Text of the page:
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Nicola in South Yorkshire "nicola_in_southyorks" (UK)
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Jam
Jam
by Jake Wallis Simons
Edition: Paperback
Price: £12.99

1 of 2 people found the following review helpful
2.0 out of 5 stars Not much to engage with, 12 Jun 2014
This review is from: Jam (Paperback)
Customer review from the Amazon Vine Programme (What's this?)
Jam tells the story of a night spent on the M25 in a traffic jam. The cast of characters includes a man delivering shopping for Waitrose, a couple who should have been at marriage counselling, some Asian youths and some fascist thugs, amongst others. In the middle of the jam tempers start to fray.

I like slice of life stories but I found the characters so unpleasant and unlikeable that I found them hard to engage with. I think I was expecting something more to come out of the whole sorry episode. Not one for me, this one.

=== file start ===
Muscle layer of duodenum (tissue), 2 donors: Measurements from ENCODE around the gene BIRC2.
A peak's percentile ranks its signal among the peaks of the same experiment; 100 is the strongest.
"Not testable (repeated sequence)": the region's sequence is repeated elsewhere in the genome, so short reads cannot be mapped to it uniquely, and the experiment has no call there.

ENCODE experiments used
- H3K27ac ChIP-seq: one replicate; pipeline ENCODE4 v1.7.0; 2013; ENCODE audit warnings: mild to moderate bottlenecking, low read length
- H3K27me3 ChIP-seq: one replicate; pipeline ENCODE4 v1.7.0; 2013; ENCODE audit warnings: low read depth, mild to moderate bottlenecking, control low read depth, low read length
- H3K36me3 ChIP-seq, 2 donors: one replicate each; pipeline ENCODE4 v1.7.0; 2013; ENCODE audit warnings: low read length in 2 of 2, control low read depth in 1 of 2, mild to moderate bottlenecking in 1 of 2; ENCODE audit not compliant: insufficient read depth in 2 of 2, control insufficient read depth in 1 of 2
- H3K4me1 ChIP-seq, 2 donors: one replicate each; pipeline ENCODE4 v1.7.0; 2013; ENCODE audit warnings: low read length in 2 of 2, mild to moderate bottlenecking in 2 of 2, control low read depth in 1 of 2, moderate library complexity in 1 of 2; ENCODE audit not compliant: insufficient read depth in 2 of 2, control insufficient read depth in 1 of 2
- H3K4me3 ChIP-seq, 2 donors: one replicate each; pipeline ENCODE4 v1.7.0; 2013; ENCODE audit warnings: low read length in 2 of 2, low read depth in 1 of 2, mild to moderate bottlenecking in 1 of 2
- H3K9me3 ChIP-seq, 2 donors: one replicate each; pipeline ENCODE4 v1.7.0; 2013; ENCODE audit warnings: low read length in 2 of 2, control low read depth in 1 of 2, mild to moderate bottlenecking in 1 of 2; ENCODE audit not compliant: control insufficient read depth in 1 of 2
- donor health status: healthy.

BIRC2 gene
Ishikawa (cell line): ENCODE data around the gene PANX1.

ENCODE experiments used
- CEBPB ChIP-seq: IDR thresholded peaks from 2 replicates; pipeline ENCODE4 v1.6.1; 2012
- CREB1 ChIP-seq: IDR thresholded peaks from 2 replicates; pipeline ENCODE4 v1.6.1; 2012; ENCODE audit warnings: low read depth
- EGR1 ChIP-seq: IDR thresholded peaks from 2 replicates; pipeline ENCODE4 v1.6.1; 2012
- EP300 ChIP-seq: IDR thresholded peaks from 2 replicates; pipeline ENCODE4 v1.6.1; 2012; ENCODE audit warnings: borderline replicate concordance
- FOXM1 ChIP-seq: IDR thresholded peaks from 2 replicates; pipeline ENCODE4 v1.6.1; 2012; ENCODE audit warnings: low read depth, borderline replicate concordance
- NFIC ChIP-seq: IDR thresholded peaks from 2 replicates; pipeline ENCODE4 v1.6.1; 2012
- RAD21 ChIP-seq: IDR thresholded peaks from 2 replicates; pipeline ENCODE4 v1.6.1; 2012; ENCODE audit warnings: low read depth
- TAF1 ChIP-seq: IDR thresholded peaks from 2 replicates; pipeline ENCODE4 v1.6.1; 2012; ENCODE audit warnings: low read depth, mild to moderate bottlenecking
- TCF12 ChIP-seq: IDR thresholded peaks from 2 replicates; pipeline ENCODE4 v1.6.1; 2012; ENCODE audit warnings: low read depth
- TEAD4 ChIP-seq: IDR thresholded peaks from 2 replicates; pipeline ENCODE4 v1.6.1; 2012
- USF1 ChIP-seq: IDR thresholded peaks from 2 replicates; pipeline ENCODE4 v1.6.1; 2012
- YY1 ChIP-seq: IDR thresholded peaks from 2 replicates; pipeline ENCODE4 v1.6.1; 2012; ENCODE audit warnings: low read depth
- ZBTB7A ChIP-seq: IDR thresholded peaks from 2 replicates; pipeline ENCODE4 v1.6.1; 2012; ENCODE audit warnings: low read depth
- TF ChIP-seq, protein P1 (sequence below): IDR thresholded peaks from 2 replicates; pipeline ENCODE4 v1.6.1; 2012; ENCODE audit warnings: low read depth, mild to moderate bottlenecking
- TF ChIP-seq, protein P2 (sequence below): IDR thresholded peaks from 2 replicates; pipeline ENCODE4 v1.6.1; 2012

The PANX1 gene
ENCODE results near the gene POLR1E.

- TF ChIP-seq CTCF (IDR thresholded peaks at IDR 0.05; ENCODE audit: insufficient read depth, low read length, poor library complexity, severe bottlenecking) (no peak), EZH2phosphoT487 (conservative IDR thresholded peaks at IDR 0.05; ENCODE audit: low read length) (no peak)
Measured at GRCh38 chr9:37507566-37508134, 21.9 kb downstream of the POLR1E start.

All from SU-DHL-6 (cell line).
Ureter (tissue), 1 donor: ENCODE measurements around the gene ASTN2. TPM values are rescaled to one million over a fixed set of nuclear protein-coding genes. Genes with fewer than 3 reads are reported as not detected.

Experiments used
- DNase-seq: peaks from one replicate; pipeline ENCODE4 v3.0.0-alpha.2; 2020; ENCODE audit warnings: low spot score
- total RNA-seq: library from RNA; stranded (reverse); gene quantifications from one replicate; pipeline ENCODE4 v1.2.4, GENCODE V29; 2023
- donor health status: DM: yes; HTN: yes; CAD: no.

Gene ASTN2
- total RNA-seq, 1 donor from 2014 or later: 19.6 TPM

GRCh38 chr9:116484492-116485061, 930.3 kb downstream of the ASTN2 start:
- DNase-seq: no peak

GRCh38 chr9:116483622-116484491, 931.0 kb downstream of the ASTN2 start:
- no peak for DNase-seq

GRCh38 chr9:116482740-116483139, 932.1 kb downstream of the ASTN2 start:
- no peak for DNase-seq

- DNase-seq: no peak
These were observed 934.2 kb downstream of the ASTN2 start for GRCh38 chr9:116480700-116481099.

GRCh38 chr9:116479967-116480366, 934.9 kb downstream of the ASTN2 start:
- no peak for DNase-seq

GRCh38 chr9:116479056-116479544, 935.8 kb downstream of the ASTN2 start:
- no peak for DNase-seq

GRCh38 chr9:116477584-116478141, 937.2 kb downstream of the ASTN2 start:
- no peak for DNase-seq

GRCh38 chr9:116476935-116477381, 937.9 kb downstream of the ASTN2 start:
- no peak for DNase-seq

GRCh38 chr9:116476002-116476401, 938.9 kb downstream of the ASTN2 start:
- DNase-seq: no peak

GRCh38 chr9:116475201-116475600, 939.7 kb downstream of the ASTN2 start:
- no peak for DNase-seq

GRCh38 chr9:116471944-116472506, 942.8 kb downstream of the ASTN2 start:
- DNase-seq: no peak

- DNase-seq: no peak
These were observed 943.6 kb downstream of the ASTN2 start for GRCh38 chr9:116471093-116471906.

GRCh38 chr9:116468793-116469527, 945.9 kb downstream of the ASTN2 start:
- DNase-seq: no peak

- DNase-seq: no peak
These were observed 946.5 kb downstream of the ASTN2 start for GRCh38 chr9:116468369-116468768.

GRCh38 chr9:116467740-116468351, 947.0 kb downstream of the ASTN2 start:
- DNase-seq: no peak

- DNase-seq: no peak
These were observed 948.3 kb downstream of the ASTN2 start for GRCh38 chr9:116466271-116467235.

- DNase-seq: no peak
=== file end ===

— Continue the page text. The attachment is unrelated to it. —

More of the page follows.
Pictures at an Exhibition
Pictures at an Exhibition
by Camilla Macpherson
Edition: Paperback
Price: £6.14

4.0 out of 5 stars Pleasant, easy read, 11 Jun 2014
Customer review from the Amazon Vine Programme (What's this?)
This is a dual time frame story. Claire and Rob, in modern day London, have experienced a tragic event which threatens to drive them apart. Daisy, in wartime London, writes to her distant cousin and friend, Elizabeth, Rob's grandmother who moved to Canada just before war broke out. Along with news of her life, Daisy tells of the picture of the month, a painting displayed every month at the National Gallery from those archived for safety in wartime.

I really enjoyed this book. The descriptions of the paintings was interesting and led me to look up each of them to see what Daisy was describing. The two strands of the story work well together as Claire finds solace and then healing in Daisy's words.